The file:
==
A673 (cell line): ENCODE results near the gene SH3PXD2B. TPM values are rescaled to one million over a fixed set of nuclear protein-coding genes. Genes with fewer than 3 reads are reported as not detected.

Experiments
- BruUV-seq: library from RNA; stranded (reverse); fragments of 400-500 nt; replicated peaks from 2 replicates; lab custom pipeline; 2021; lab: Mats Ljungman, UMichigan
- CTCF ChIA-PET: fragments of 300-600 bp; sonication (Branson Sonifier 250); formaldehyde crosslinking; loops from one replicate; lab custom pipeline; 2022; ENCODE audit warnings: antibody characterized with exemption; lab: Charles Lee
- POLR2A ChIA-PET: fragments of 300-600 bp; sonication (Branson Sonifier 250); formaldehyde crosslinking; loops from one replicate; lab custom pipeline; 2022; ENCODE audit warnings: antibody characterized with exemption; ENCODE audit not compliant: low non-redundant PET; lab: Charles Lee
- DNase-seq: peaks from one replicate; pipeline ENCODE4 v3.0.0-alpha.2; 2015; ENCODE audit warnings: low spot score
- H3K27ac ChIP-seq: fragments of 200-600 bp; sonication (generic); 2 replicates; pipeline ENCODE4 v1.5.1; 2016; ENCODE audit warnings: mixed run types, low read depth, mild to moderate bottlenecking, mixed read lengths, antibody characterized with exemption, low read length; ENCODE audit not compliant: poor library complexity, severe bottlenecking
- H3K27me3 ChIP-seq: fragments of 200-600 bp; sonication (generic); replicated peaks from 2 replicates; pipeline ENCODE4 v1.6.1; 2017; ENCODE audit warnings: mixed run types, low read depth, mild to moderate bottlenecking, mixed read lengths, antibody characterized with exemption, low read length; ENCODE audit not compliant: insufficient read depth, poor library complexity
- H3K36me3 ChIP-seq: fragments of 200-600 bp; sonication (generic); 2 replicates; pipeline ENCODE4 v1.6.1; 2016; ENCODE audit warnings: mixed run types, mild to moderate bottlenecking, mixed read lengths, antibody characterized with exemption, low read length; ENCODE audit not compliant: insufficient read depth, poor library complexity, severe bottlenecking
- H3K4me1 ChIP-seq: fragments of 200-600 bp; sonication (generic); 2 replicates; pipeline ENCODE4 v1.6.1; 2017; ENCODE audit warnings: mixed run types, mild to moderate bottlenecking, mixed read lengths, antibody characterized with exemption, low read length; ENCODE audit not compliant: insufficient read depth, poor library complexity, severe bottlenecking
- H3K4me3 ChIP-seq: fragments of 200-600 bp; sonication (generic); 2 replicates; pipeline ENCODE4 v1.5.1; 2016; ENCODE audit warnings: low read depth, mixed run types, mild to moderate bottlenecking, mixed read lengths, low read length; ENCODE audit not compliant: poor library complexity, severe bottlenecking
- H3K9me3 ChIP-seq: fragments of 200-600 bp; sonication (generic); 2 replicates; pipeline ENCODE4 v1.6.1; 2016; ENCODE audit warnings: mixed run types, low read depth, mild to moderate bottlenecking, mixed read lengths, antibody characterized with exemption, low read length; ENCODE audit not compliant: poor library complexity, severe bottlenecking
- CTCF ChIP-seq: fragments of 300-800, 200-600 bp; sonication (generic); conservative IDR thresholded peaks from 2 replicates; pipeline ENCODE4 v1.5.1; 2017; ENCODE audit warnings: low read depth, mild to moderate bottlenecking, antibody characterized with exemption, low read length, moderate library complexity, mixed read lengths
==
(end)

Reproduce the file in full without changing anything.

A673 (cell line): ENCODE results near the gene SH3PXD2B. TPM values are rescaled to one million over a fixed set of nuclear protein-coding genes. Genes with fewer than 3 reads are reported as not detected.

Experiments
- BruUV-seq: library from RNA; stranded (reverse); fragments of 400-500 nt; replicated peaks from 2 replicates; lab custom pipeline; 2021; lab: Mats Ljungman, UMichigan
- CTCF ChIA-PET: fragments of 300-600 bp; sonication (Branson Sonifier 250); formaldehyde crosslinking; loops from one replicate; lab custom pipeline; 2022; ENCODE audit warnings: antibody characterized with exemption; lab: Charles Lee
- POLR2A ChIA-PET: fragments of 300-600 bp; sonication (Branson Sonifier 250); formaldehyde crosslinking; loops from one replicate; lab custom pipeline; 2022; ENCODE audit warnings: antibody characterized with exemption; ENCODE audit not compliant: low non-redundant PET; lab: Charles Lee
- DNase-seq: peaks from one replicate; pipeline ENCODE4 v3.0.0-alpha.2; 2015; ENCODE audit warnings: low spot score
- H3K27ac ChIP-seq: fragments of 200-600 bp; sonication (generic); 2 replicates; pipeline ENCODE4 v1.5.1; 2016; ENCODE audit warnings: mixed run types, low read depth, mild to moderate bottlenecking, mixed read lengths, antibody characterized with exemption, low read length; ENCODE audit not compliant: poor library complexity, severe bottlenecking
- H3K27me3 ChIP-seq: fragments of 200-600 bp; sonication (generic); replicated peaks from 2 replicates; pipeline ENCODE4 v1.6.1; 2017; ENCODE audit warnings: mixed run types, low read depth, mild to moderate bottlenecking, mixed read lengths, antibody characterized with exemption, low read length; ENCODE audit not compliant: insufficient read depth, poor library complexity
- H3K36me3 ChIP-seq: fragments of 200-600 bp; sonication (generic); 2 replicates; pipeline ENCODE4 v1.6.1; 2016; ENCODE audit warnings: mixed run types, mild to moderate bottlenecking, mixed read lengths, antibody characterized with exemption, low read length; ENCODE audit not compliant: insufficient read depth, poor library complexity, severe bottlenecking
- H3K4me1 ChIP-seq: fragments of 200-600 bp; sonication (generic); 2 replicates; pipeline ENCODE4 v1.6.1; 2017; ENCODE audit warnings: mixed run types, mild to moderate bottlenecking, mixed read lengths, antibody characterized with exemption, low read length; ENCODE audit not compliant: insufficient read depth, poor library complexity, severe bottlenecking
- H3K4me3 ChIP-seq: fragments of 200-600 bp; sonication (generic); 2 replicates; pipeline ENCODE4 v1.5.1; 2016; ENCODE audit warnings: low read depth, mixed run types, mild to moderate bottlenecking, mixed read lengths, low read length; ENCODE audit not compliant: poor library complexity, severe bottlenecking
- H3K9me3 ChIP-seq: fragments of 200-600 bp; sonication (generic); 2 replicates; pipeline ENCODE4 v1.6.1; 2016; ENCODE audit warnings: mixed run types, low read depth, mild to moderate bottlenecking, mixed read lengths, antibody characterized with exemption, low read length; ENCODE audit not compliant: poor library complexity, severe bottlenecking
- CTCF ChIP-seq: fragments of 300-800, 200-600 bp; sonication (generic); conservative IDR thresholded peaks from 2 replicates; pipeline ENCODE4 v1.5.1; 2017; ENCODE audit warnings: low read depth, mild to moderate bottlenecking, antibody characterized with exemption, low read length, moderate library complexity, mixed read lengths